Once the list is arranged by priority, take the time to make assignments on who will accomplish each task. Think of this time as a time to brainstorm the best possible solutions. If you drive by the dry cleaner on your way to work, perhaps it would be easier for you to stop by and pick up some items. Sometimes it may be appropriate to assign one of the tasks to one of the children.
Remember that chores are not meant to be split 50-50. Marriage has no place for keeping score. Instead think of this as a time to serve each other and the family. If you both give your all, what needs to be accomplished will get done and you can both celebrate together.
Lastly, this section of the meeting can be used to talk about finances. In our family, we have decided to follow the advice of Dave Ramsey and limit the budget talks to 15 minutes. My husband is the genius behind the budget while I admit to being the primary spender, therefore he presents the budget at our meeting and it is my job to change at least one thing. This shows I am actually paying attention and making an investment in our financial future.
Planning for the Good Times: After all of the hard chores are over comes the fun stuff. Planning for the good times means you discuss upcoming events, dates and vacations. You make plans for when these items will happen and you make decisions about saving together. One fun idea is to discuss a dream vacation you would like to take together. Plan the trip, look at the cost, and think about the things you would need in order to accomplish your goal. One option is to create a chart to track your savings. Place this chart somewhere you can see it and each week at your meetings enjoy discussing your progress towards your goal.
Another idea for this time period is to plan upcoming date nights. Discuss restaurants you would like to try or activities you might enjoy. Put these ideas on the calendar. When you take time to make a plan you show each other and yourself that your relationship is important.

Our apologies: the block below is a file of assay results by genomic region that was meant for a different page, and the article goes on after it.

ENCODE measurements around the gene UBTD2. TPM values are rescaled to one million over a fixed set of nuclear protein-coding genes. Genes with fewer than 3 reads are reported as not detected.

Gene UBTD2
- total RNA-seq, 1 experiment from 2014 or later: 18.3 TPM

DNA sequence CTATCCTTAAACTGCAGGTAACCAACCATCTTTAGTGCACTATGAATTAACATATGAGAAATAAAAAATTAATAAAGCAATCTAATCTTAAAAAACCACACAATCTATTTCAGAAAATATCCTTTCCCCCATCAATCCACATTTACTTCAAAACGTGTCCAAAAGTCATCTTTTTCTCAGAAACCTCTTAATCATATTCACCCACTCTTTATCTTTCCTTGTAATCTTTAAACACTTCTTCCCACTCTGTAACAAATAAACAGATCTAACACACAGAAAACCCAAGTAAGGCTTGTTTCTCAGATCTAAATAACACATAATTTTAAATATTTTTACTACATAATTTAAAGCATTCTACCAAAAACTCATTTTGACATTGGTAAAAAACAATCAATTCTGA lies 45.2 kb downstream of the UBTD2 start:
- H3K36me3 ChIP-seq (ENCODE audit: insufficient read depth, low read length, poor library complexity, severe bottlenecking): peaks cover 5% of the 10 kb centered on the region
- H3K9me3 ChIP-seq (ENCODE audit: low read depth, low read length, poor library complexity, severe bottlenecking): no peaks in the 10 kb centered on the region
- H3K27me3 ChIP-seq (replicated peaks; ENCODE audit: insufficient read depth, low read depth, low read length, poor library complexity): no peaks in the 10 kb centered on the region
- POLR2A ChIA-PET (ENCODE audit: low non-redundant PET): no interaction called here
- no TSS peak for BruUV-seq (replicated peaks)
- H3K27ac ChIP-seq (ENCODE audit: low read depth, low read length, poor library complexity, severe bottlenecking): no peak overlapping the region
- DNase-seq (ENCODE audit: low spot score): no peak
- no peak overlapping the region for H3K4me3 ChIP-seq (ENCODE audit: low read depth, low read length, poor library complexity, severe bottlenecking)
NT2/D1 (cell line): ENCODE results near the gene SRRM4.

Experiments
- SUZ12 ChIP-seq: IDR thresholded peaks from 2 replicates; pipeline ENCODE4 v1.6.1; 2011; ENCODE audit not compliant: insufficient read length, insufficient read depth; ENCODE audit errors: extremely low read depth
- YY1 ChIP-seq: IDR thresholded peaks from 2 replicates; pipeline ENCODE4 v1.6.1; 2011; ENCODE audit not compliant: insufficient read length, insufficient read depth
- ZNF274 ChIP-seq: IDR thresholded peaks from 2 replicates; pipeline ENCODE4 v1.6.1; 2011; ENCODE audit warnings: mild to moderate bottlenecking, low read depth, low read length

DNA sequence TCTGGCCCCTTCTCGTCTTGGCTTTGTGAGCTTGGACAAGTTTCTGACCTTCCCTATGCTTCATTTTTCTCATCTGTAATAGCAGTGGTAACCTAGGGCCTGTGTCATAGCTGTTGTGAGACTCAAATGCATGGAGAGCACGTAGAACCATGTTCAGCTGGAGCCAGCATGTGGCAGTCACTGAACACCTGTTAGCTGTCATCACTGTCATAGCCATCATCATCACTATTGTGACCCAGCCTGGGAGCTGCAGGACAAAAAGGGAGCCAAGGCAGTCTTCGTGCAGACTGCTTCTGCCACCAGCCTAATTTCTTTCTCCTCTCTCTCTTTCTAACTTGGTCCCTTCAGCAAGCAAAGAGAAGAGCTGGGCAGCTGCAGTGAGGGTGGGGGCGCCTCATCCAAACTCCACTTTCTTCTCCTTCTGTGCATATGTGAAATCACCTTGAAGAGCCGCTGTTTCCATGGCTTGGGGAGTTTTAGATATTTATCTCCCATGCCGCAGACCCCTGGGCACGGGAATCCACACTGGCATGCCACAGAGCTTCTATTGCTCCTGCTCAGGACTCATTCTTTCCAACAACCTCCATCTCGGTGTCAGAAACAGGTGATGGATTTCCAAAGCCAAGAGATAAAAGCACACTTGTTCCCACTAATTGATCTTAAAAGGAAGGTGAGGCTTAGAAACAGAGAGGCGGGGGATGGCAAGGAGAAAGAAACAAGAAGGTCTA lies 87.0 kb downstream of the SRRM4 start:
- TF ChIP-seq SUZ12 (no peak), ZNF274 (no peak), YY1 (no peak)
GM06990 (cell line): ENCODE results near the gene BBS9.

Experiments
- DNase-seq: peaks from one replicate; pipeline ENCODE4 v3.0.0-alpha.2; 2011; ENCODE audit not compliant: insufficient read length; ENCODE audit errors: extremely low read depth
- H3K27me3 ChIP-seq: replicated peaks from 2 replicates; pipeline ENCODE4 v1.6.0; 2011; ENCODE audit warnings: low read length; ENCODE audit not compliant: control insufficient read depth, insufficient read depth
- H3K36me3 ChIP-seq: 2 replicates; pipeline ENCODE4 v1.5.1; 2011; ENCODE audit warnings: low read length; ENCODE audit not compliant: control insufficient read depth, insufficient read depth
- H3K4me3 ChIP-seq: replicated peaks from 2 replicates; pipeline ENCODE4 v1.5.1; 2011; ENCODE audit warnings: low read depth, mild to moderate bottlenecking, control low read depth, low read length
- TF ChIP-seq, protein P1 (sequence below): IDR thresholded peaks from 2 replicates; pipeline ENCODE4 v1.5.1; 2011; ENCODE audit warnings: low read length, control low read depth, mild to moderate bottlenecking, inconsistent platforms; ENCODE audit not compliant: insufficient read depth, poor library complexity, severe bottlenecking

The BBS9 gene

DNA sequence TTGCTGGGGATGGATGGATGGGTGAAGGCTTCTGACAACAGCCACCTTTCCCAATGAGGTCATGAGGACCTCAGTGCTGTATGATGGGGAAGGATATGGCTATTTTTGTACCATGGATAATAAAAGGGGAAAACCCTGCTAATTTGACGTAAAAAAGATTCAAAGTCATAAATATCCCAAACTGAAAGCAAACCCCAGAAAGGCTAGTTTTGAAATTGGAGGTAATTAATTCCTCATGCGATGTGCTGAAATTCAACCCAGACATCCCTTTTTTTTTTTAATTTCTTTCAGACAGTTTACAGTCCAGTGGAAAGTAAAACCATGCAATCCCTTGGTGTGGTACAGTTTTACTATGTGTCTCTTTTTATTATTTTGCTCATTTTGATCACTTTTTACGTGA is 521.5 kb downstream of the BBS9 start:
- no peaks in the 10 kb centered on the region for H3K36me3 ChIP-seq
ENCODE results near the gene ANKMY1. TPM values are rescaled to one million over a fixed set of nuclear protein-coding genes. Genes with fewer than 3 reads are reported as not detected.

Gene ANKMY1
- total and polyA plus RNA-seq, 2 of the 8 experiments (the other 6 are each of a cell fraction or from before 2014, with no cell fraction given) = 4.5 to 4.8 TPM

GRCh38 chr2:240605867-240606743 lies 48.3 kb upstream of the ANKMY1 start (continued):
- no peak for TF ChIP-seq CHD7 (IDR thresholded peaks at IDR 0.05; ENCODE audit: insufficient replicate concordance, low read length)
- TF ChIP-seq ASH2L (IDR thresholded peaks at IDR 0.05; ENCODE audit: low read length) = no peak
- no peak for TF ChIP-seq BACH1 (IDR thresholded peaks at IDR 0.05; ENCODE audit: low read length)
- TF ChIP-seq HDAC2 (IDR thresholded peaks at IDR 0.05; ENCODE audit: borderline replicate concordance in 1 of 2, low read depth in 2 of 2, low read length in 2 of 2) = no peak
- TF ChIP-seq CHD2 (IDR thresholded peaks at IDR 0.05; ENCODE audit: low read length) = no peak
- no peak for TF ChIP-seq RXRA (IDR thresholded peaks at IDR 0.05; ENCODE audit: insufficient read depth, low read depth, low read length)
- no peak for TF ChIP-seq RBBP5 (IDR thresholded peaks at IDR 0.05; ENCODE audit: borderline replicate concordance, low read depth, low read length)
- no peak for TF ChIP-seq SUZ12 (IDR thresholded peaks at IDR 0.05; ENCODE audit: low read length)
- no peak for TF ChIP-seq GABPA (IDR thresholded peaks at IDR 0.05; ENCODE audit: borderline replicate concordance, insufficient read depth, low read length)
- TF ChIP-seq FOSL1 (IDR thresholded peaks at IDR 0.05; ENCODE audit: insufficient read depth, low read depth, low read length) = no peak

Problems/ Challenges: This section comes at the end of the meeting because couples need to feel connected and invested in your relationship before treading these waters. Each partner is now given a chance to bring up a concern they are having. This is not a time for dumping on each other. Individuals should bring up no more than two grievances.
Think of this as a time to brainstorm ideas. If it helps, set a timer to make sure problems are not harped upon until one partner feels the need to shut down or become defensive. Keep in mind that 70% of marriage problems are never solved and that is okay. When there is communication and a real desire to work together, couples usually see that the positive qualities in their relationship outweigh the negative qualities.
Few couples actually take the time to discuss relationship concerns. Instead, comments are made in passing and “bombs” are dropped at times when there isn’t time to really listen or discuss them. Having a weekly meeting can have a huge impact on the marriage relationship. One study even suggested a 20% to 80% increase in marital happiness when couples start to regularly hold these meetings.
Clearly, Gottman knew what he was doing when he added the State of the Union Meetings to his list of Magic Hours. And couples will the beneficiaries of that change for many years to come.
For more ideas on weekly State of the Union meetings check out “The Power of a Weekly Marriage Meeting,” but Brent and Katie McKay.